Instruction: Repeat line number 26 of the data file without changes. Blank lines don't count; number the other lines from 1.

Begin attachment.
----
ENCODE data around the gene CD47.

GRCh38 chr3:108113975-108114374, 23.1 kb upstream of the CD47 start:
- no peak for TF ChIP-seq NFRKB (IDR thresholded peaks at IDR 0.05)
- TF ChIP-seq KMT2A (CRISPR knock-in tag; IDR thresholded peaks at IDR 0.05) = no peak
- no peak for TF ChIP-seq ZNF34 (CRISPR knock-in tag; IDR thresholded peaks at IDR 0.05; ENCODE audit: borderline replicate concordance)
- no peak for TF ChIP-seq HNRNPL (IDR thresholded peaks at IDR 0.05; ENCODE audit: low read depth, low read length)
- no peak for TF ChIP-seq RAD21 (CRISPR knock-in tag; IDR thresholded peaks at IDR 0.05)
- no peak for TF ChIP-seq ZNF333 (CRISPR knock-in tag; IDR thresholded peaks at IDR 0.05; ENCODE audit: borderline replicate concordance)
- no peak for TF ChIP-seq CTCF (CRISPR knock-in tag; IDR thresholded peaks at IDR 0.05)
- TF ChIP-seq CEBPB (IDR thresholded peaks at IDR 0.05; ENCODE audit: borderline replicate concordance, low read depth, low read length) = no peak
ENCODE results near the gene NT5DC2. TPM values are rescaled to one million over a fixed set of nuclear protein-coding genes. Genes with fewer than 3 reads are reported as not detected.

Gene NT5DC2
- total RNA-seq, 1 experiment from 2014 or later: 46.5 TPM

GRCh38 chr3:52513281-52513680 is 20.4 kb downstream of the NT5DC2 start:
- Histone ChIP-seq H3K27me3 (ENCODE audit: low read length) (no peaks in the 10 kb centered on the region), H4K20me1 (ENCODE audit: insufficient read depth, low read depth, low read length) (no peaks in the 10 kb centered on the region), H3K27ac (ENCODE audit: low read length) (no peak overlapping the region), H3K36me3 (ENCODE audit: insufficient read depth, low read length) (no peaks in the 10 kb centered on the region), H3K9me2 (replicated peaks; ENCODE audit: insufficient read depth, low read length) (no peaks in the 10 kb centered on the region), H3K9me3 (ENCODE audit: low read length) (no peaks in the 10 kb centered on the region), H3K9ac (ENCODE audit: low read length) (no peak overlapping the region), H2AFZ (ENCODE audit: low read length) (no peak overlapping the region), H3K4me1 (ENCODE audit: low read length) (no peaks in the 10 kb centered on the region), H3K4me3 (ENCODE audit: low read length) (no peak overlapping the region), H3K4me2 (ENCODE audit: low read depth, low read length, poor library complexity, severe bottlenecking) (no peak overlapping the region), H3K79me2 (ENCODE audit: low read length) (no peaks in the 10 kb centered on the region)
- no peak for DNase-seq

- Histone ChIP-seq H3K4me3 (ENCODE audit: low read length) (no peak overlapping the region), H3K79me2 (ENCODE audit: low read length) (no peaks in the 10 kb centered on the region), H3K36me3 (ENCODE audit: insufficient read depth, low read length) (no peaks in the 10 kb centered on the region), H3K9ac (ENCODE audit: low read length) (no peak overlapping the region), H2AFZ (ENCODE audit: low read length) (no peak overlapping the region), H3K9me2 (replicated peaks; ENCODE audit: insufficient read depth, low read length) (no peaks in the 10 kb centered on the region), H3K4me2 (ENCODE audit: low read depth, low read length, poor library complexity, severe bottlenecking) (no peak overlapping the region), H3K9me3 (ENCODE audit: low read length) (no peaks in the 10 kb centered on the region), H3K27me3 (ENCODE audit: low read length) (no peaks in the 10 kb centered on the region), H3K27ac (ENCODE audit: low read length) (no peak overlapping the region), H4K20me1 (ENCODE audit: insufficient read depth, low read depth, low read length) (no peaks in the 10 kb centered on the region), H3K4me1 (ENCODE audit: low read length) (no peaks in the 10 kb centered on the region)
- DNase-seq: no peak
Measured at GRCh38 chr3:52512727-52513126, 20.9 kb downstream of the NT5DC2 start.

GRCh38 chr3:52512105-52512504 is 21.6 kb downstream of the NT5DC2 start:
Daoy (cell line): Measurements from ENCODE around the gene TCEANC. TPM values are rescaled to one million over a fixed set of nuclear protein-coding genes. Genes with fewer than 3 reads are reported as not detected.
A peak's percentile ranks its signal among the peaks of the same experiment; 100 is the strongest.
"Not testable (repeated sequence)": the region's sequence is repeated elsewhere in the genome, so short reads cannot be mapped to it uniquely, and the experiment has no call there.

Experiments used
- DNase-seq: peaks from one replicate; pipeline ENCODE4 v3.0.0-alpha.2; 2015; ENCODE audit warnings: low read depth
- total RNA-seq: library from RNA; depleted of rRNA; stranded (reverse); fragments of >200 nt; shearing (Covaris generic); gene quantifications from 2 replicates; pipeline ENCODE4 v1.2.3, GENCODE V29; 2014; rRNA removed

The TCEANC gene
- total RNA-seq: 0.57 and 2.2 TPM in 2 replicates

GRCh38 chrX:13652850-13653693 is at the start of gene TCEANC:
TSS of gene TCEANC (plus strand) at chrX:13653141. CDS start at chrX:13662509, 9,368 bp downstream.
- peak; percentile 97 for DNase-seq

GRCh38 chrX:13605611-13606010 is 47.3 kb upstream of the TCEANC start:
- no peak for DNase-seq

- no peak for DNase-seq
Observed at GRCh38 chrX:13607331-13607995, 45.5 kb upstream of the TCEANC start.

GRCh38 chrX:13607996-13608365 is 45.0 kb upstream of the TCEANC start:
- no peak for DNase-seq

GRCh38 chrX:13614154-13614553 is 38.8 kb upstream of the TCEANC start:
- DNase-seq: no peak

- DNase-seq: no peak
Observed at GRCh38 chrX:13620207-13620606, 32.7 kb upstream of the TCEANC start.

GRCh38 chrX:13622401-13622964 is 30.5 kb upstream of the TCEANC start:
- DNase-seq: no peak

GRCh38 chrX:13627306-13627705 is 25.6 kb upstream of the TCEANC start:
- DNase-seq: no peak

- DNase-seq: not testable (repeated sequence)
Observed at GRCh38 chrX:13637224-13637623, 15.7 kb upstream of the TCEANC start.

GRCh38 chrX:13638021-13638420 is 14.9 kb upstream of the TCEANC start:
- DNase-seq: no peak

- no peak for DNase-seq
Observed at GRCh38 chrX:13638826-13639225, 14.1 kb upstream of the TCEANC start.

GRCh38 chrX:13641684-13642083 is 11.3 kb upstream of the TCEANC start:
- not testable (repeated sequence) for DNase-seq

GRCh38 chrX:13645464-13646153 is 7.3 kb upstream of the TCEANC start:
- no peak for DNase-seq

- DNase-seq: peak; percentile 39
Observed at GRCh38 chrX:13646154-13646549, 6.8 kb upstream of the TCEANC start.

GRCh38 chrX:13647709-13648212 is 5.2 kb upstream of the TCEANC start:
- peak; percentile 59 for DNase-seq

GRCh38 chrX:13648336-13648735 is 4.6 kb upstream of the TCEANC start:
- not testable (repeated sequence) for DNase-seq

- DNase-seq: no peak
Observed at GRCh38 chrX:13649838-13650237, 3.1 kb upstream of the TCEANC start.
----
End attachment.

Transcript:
- total RNA-seq: library from RNA; depleted of rRNA; stranded (reverse); fragments of >200 nt; shearing (Covaris generic); gene quantifications from 2 replicates; pipeline ENCODE4 v1.2.3, GENCODE V29; 2014; rRNA removed